But Will The Audience Care?

August 14, 2013
Posted in Blog
August 14, 2013 Patrick DeCoste

But Will The Audience Care?

Tone (noun \ˈtōn\): vocal or musical sound of a specific quality; especially : musical sound with respect to timbre and manner of expression

Tone can make or break a show. Venues get a bad rap if someone thinks a guitarist’s sound was sub-par when, in reality, it was the artist’s fault. Blown tubes, over-saturated distortions, too much bass/ treble and cheap cables may all be grounds for putting on a bad show.

If you’re an artist, the question becomes: if you go all out on your gear spending thousands while lugging hundreds of pounds worth of gear (think amp heads, pedalboards, amp cabinets, combo amps, etc.), will the audience care?

It’s said tone comes from the hands. If I were to plug in to the Edge‘s gear, I wouldn’t sound like U2. John Mayer would still sound like John Mayer if plugged into Angus Young‘s rig. To think with all guitarists in the world today we all have our own unique set-up is amazing.

From the guitarist’s hands comes the rest of the deciding factors: guitars (inclusive of string choice), pick choice (thickness, material, shape, etc.), cabling, pedals (inclusive of FX Loop and and how they’re routed) and amplifier/ DI options. Should two guitarists share the same set-up, will their pedal/ amp settings be identical? Probably not. But will the audience care?

With technology rapidly advancing, we may not be far from an amp modeler emulating a boutique amp with undeniable precision – we may be there already with such devices as the Axe FX II and the Kemper Profiler. In 2004, when Inside The Unsaid was being mastered, engineer Larry DeVivo was able to recite back exactly the amps, effects and guitars (including their model numbers) I used on the CD within seconds of listening.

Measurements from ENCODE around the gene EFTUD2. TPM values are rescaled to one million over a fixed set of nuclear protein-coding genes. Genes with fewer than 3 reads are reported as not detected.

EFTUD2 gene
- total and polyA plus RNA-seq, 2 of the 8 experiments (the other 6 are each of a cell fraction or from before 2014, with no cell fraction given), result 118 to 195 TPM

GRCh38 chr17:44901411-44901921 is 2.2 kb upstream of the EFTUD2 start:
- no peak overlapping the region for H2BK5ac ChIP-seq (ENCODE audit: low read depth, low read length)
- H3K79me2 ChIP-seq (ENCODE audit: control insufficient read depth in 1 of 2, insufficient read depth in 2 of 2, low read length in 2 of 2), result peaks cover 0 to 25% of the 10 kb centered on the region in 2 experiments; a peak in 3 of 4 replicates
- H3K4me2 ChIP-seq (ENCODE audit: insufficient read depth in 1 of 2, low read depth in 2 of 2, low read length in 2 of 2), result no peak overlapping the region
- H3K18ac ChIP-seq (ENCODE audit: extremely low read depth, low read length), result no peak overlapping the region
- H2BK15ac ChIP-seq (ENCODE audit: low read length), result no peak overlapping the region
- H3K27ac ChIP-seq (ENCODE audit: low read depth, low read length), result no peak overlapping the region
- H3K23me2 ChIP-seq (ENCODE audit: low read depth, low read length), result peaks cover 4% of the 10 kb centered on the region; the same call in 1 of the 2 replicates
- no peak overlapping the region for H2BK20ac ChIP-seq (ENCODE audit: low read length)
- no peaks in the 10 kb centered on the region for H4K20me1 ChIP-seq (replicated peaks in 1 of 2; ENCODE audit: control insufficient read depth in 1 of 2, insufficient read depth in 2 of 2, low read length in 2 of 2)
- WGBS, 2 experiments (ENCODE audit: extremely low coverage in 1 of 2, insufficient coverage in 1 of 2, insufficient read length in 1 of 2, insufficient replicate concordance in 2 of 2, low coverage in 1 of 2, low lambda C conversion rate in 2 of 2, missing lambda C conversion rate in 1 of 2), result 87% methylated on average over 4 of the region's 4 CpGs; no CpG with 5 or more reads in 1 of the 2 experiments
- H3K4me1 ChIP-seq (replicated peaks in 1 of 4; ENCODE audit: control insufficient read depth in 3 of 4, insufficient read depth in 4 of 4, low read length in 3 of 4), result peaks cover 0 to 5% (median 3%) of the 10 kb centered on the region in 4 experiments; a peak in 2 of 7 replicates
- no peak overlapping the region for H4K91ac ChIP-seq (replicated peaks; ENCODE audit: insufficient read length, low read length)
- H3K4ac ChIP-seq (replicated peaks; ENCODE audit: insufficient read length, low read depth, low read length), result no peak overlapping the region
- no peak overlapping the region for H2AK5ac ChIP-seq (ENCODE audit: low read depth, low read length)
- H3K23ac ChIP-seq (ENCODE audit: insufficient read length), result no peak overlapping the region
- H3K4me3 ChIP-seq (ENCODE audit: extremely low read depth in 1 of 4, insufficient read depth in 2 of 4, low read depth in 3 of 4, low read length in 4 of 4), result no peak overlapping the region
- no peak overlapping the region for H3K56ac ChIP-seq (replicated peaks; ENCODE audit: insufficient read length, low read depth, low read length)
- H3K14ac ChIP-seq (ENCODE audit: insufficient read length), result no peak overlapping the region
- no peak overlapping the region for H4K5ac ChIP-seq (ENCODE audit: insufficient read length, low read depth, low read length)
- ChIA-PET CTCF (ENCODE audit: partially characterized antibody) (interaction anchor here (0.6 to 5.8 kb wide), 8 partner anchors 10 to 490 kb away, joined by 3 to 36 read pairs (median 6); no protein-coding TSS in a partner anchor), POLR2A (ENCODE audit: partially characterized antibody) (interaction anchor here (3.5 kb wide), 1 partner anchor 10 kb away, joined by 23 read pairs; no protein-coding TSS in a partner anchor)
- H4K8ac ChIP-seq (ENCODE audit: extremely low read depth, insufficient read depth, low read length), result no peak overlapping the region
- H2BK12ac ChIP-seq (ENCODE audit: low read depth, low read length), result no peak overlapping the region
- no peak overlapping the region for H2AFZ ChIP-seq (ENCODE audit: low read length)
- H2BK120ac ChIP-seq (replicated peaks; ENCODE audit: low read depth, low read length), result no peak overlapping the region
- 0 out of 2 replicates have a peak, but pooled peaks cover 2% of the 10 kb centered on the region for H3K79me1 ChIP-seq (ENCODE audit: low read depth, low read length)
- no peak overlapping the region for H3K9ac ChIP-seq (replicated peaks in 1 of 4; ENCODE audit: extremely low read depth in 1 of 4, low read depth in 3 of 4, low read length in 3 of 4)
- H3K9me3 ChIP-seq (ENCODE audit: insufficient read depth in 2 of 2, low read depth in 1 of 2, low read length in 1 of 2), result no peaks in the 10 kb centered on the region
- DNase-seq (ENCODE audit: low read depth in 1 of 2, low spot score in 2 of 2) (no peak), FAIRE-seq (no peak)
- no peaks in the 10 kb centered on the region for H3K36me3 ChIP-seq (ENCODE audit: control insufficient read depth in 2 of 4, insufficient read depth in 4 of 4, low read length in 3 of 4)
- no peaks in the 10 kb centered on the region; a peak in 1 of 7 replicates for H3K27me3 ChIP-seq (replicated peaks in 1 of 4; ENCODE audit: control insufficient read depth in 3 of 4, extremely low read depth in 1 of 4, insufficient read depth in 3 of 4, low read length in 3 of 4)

But, again, will the audience care? Of course, there will always be gearheads and tone chasers looking for the next big thing while nitpicking the sounds of others. One of the first things I do at a show is checkout everyone’s set-up. Especially in the instrumental genre where the guitar is our voice, we better be comfortable with the sounds we’re putting out there.

That being said, yes, the audience will care about how you sound if you’re not satisfied with your sound. The audience will care if you clearly don’t. The goal of the artist is to put forward their best show with the most important part of that show being what you’re playing for them.

Of course, you can always pretend like you’re playing through certain gear when you’re actually not. It sure doesn’t seem like this audience cares those amps are fake:



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Comments (3)

  1. Jim Dyer

    in desperation, i snooped around the net looking for someone who used the gnx4 and your site came up. i noticed immediately that you’re no longer using the gnx4, but a complex combination of the 500, ab-switch, separate looper, etc., so first, i’m wondering why you dropped the gnx4. i’ve had lots and lots of pedals and combinations and the more combinations i try, the more frustrated i get, so i keep returning to the gnx4 which — at least on paper, and generally what i’ve found — has the best “one-stop-shop” solution to live performances. i keep running into seemingly unsolvable problems, so you may have already concluded the same. something simple, like getting rid of reverb, seems impossible. i can pick “direct” for amps a & b, turn off reverb wherever i find it and it still sounds like i’m playing in the shower. is it the machine, or is it me? thanks for any help. i suspect you’re busy gigging, but somehow i’ve got to get to the bottom of my list of things to solve on the gnx4 (because, darn it, it STILL gets ALL the jobs done that i want). it just seems uncontrollable.

    • Patrick DeCoste

      Hi Jim,

      I loved the GNX4 but since moved to the RP1000. I’ve never had the reverb problem you mentioned. Digitech/ Lexicon units have the best reverb which is one of many reasons for their units are great. I found when using delays, I may not need reverb but always use delay. Some distortion/ amp patches sound like they have reverb attached to them but I assume its modeling the mic/ cabinet set-up.

      Any rig you have will come with pros & cons. I, like you, found what works best for me. Ideally, my preference is for reverb to come from the amp but like what comes from my RP1000 better so go with that. Hope this helps.

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